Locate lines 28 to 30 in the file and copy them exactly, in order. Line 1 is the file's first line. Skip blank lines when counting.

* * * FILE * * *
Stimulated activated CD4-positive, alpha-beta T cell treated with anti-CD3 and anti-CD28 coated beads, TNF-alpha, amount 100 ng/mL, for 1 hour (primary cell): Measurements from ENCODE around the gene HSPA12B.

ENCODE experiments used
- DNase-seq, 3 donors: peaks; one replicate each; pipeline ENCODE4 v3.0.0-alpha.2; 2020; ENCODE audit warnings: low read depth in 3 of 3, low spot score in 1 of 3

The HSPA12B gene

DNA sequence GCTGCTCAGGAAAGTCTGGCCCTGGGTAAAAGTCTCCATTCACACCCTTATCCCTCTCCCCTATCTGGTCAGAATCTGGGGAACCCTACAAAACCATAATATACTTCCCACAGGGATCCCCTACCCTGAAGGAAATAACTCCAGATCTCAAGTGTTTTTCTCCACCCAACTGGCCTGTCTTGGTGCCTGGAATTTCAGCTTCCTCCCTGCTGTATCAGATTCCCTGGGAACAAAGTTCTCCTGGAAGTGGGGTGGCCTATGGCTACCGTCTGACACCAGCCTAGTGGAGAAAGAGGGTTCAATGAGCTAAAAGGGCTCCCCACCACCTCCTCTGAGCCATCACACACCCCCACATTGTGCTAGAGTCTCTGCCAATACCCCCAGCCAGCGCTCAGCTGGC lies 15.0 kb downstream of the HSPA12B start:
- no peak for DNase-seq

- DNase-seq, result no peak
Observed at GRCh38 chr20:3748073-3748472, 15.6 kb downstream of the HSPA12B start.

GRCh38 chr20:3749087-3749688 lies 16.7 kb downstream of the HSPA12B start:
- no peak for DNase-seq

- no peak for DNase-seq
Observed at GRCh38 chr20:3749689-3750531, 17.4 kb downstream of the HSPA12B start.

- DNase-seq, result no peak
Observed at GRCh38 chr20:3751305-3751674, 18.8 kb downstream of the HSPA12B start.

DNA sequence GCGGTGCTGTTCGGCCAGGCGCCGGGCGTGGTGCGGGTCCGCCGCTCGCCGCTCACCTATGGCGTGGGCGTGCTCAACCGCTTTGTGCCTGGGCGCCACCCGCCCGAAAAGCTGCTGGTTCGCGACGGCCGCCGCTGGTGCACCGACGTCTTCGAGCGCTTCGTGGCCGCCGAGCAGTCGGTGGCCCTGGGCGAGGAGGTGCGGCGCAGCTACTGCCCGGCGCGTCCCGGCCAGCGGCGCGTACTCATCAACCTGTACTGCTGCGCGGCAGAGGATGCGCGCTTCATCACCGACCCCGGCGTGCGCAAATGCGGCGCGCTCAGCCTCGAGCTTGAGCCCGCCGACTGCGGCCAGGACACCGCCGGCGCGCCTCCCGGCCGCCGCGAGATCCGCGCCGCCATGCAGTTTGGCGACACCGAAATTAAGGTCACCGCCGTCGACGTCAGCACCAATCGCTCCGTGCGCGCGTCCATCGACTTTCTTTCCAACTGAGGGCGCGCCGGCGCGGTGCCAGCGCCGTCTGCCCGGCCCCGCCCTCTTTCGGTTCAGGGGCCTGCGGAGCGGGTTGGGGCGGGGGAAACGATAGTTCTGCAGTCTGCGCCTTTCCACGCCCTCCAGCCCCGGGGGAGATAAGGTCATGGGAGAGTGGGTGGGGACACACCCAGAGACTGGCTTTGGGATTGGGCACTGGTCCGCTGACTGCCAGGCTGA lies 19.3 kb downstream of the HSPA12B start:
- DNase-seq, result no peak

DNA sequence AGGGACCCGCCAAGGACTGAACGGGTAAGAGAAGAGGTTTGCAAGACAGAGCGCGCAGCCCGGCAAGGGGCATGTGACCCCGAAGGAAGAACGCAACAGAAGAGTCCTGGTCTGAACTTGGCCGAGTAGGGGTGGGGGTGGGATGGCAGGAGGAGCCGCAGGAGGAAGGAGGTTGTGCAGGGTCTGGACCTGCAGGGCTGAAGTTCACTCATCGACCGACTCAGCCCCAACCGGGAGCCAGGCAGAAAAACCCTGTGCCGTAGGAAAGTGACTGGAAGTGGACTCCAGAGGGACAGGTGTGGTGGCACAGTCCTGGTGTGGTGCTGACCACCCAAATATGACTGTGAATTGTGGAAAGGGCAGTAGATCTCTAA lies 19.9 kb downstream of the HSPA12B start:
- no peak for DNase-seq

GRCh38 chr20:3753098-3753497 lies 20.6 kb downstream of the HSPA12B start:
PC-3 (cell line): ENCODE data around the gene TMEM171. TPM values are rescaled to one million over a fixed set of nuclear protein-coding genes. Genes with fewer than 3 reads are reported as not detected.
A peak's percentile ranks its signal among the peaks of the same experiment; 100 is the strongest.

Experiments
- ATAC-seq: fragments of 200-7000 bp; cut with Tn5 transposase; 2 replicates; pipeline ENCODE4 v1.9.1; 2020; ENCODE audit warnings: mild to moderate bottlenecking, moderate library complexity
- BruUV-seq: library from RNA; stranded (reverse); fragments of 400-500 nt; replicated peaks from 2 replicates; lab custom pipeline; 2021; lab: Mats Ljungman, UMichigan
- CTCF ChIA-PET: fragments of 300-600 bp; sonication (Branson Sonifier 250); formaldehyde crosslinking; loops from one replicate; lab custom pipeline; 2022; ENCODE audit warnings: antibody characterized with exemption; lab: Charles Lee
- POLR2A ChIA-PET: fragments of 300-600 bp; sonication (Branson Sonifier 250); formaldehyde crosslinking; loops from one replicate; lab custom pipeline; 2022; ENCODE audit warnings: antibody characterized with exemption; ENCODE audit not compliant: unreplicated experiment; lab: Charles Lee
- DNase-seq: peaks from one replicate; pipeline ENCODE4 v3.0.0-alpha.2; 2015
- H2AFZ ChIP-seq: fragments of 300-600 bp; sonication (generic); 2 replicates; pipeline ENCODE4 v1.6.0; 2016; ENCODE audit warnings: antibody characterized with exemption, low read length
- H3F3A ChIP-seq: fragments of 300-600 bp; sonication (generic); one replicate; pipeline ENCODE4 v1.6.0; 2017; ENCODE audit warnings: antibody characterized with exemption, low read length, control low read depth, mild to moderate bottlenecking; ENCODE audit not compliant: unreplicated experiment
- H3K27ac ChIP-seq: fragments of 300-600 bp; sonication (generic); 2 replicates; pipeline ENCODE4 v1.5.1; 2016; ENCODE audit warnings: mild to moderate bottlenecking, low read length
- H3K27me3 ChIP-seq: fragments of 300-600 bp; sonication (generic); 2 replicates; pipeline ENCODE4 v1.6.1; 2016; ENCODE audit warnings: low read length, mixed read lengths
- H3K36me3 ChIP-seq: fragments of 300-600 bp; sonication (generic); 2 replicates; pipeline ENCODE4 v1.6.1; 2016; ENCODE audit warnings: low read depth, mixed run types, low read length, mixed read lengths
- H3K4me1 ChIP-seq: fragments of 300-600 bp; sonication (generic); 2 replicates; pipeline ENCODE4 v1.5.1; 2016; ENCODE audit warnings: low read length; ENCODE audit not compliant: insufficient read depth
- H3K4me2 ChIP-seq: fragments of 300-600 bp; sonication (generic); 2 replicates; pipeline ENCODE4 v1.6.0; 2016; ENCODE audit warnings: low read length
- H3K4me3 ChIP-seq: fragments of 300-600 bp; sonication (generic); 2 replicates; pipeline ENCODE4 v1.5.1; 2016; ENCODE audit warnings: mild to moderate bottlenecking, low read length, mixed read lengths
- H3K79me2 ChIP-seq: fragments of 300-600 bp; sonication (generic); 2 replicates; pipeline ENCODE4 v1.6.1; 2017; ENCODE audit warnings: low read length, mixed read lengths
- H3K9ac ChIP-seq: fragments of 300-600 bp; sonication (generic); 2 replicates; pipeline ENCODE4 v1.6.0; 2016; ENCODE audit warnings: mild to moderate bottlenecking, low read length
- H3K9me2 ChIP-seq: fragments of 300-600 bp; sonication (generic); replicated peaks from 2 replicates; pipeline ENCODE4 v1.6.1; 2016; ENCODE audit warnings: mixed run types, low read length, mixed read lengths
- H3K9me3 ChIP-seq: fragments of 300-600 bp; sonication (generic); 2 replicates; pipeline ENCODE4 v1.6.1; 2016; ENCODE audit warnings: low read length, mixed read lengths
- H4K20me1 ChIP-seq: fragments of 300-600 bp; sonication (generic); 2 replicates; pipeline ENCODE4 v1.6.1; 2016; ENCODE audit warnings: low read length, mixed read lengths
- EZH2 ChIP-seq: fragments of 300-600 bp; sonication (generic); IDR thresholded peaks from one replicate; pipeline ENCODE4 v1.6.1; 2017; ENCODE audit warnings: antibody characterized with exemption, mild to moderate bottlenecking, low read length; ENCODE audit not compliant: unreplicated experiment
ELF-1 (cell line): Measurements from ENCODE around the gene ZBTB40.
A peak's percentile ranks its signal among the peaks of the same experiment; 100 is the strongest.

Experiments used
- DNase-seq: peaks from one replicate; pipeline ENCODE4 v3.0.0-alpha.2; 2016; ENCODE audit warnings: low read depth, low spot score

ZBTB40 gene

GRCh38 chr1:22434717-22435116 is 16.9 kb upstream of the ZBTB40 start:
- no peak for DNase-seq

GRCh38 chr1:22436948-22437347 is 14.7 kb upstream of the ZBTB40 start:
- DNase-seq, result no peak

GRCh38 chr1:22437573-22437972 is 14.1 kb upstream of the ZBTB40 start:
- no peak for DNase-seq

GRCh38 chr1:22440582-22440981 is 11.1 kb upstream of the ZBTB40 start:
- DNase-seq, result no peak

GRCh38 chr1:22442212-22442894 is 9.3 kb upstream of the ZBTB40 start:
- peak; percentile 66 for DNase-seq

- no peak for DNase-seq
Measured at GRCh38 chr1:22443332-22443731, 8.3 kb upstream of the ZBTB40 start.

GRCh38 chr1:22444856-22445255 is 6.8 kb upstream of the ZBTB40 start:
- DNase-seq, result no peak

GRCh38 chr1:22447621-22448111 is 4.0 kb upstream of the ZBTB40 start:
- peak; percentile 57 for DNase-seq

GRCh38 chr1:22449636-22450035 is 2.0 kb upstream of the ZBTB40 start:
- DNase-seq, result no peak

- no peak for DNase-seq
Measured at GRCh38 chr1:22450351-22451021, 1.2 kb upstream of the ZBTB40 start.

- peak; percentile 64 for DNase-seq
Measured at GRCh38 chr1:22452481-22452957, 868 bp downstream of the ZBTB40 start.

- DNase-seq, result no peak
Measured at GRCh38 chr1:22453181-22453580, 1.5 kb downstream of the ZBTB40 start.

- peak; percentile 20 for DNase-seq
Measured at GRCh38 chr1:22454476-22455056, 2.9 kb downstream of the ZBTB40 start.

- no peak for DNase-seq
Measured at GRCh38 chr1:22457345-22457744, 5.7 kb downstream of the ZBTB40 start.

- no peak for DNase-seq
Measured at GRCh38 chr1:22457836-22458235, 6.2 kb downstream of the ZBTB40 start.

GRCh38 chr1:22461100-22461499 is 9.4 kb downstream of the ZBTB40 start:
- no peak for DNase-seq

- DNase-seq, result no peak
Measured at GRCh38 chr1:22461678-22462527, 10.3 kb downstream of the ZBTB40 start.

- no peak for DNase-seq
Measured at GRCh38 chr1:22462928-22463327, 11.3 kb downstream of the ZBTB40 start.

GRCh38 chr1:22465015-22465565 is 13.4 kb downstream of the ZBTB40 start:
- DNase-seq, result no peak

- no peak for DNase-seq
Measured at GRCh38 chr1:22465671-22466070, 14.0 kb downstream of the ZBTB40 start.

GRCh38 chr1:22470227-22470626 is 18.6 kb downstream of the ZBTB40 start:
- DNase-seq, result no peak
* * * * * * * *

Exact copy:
- H2AFZ ChIP-seq: fragments of 300-600 bp; sonication (generic); 2 replicates; pipeline ENCODE4 v1.6.0; 2016; ENCODE audit warnings: antibody characterized with exemption, low read length
- H3F3A ChIP-seq: fragments of 300-600 bp; sonication (generic); one replicate; pipeline ENCODE4 v1.6.0; 2017; ENCODE audit warnings: antibody characterized with exemption, low read length, control low read depth, mild to moderate bottlenecking; ENCODE audit not compliant: unreplicated experiment
- H3K27ac ChIP-seq: fragments of 300-600 bp; sonication (generic); 2 replicates; pipeline ENCODE4 v1.5.1; 2016; ENCODE audit warnings: mild to moderate bottlenecking, low read length